Chief inspector of schools Amanda Spielman has called for a change in school inspections, claiming that schools in England rated ‘outstanding’ are the ‘blind spot’ of the education system, BBC news reports.
In 2011 top-rated schools became exempt from routine inspections, which means that some establishments haven’t been assessed for more than a decade.
The move proved unpopular with teachers and parents alike, as it meant that changes in school quality or safety may go unnoticed. The government, however, claimed there were other ways the top schools were held to account.
Ms Spielman claimed that 85% of teachers believe the exemption should not be indefinite. She said the schools lacked oversight and that problems like narrowing of the curriculum, gaming the system and insufficient safeguarding practices might be being overlooked.
“The outstanding grade should be a symbol that a school is a beacon of excellence,” said Ms Spielman. “If we are to maintain its reputation, the exemption from inspection for outstanding schools must be removed and Ofsted fully resourced to inspect those schools.”
Luke Tryl, director of corporate strategy at Ofsted, has previously said that it’s possible a number of ‘outstanding’ schools no longer merit the rating, upon which the majority of parents base their applications.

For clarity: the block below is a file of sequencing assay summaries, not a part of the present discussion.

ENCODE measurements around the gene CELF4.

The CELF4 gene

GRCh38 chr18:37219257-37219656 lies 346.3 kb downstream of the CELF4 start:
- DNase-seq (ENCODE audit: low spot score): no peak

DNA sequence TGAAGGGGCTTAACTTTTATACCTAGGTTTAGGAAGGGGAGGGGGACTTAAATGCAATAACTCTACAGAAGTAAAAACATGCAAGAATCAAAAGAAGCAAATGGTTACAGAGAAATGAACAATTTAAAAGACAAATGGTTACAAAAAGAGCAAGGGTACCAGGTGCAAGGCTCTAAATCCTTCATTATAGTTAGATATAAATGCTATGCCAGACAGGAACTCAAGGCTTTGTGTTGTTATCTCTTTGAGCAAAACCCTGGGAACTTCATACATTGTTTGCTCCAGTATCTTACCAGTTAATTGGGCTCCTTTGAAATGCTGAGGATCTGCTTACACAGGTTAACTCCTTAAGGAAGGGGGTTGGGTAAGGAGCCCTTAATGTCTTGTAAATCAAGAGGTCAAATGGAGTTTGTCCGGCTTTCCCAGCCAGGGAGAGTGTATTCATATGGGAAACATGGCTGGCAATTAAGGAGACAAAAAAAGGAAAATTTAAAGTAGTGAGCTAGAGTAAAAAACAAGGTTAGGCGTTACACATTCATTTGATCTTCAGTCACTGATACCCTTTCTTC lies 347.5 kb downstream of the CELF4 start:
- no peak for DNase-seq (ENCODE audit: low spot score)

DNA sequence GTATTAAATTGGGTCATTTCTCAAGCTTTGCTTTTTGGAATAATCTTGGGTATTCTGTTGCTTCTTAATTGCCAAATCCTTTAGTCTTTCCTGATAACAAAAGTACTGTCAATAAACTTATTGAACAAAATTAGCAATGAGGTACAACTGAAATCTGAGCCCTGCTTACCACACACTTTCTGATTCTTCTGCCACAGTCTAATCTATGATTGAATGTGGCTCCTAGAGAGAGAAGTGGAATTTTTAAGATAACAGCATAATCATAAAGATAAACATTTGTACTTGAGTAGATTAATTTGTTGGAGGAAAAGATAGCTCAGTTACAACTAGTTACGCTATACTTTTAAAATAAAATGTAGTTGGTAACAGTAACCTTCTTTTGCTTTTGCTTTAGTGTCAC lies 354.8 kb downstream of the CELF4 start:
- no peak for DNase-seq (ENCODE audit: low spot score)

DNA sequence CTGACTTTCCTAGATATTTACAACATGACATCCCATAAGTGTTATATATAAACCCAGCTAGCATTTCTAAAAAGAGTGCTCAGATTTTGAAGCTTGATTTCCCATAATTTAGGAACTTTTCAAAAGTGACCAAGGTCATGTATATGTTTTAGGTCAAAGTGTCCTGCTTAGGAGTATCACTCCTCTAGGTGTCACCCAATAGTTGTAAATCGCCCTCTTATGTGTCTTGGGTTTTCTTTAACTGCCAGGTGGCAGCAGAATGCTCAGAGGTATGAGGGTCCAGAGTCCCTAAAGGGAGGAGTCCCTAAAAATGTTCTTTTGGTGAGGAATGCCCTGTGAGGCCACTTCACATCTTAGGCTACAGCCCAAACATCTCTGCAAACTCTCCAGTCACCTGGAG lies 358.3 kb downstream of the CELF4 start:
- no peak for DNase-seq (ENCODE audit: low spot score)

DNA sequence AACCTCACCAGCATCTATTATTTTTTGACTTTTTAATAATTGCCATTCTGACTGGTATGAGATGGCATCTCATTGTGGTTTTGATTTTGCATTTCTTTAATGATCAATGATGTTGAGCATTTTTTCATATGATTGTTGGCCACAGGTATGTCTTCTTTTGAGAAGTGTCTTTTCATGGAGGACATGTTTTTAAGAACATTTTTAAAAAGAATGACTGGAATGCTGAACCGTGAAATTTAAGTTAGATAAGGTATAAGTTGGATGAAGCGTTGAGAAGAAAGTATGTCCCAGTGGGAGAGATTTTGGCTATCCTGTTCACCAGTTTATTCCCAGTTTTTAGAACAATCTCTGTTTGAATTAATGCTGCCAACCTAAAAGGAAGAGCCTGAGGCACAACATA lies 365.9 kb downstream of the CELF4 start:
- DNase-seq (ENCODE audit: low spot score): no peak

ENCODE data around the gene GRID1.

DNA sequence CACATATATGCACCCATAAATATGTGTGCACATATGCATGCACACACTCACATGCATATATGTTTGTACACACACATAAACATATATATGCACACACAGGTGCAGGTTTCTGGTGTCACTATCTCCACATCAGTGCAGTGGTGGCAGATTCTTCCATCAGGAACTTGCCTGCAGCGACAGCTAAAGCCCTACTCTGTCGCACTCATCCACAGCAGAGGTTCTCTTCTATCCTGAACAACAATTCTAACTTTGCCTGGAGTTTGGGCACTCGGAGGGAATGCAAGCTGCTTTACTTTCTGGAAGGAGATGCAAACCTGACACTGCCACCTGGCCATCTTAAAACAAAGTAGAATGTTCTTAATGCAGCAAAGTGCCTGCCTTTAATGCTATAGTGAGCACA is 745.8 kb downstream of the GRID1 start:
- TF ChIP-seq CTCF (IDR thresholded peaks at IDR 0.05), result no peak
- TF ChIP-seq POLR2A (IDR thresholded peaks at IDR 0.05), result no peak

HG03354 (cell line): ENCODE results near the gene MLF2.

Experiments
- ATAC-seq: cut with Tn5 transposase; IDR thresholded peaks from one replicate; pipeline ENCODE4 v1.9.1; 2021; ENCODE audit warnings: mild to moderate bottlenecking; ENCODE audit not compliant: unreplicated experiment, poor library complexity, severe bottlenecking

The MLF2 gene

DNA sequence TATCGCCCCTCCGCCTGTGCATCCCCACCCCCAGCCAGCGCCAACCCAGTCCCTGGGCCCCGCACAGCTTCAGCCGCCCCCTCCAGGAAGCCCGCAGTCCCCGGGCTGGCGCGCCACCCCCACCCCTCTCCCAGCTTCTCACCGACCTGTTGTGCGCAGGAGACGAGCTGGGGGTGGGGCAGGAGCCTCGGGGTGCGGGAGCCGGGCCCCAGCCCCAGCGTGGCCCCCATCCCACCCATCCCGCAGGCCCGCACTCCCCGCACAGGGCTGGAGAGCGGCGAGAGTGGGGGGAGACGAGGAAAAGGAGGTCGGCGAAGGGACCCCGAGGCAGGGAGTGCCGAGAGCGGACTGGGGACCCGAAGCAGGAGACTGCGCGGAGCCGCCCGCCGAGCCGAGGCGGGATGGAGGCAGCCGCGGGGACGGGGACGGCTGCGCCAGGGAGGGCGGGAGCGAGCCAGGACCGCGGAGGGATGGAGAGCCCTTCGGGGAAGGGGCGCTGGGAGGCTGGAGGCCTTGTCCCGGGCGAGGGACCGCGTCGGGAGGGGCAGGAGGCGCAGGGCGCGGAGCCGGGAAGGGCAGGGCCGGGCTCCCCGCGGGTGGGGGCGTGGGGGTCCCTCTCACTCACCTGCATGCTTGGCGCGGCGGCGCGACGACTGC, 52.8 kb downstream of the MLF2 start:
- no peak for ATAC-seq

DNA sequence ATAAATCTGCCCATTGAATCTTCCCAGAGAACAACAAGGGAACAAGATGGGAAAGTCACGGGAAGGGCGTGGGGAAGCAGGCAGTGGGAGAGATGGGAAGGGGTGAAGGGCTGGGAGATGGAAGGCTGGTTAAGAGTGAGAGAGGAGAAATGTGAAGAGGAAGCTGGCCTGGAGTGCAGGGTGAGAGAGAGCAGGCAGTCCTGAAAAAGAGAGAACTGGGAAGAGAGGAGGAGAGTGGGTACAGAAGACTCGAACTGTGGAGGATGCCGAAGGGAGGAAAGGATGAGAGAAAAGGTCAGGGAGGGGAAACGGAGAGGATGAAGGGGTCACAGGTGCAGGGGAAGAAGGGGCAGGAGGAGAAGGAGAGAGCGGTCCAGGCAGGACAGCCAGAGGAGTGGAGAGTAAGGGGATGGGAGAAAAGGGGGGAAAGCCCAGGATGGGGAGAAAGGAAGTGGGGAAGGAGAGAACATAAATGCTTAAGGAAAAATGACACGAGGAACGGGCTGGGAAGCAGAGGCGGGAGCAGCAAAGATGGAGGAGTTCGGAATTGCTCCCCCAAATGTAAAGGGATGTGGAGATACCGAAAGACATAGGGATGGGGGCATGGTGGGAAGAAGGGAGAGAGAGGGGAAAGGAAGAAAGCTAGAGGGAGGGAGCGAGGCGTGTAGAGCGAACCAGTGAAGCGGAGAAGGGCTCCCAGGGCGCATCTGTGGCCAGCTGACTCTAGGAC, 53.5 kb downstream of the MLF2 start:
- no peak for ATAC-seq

A DfE spokesperson commented that annual performance data offered parents total transparency with regard to school quality, while Ofsted was still required to risk-assess schools and take action if parents expressed any concerns.
The DfE decided to exempt top-rated schools from re-inspection on the basis that resources should instead be allocated to schools thought to be struggling. Ms Spielman pointed out that there is no concrete evidence linking the squeeze in school funding to a drop in school standards.
Do you think changes need to be introduced so that ‘outstanding’ schools are regularly inspected?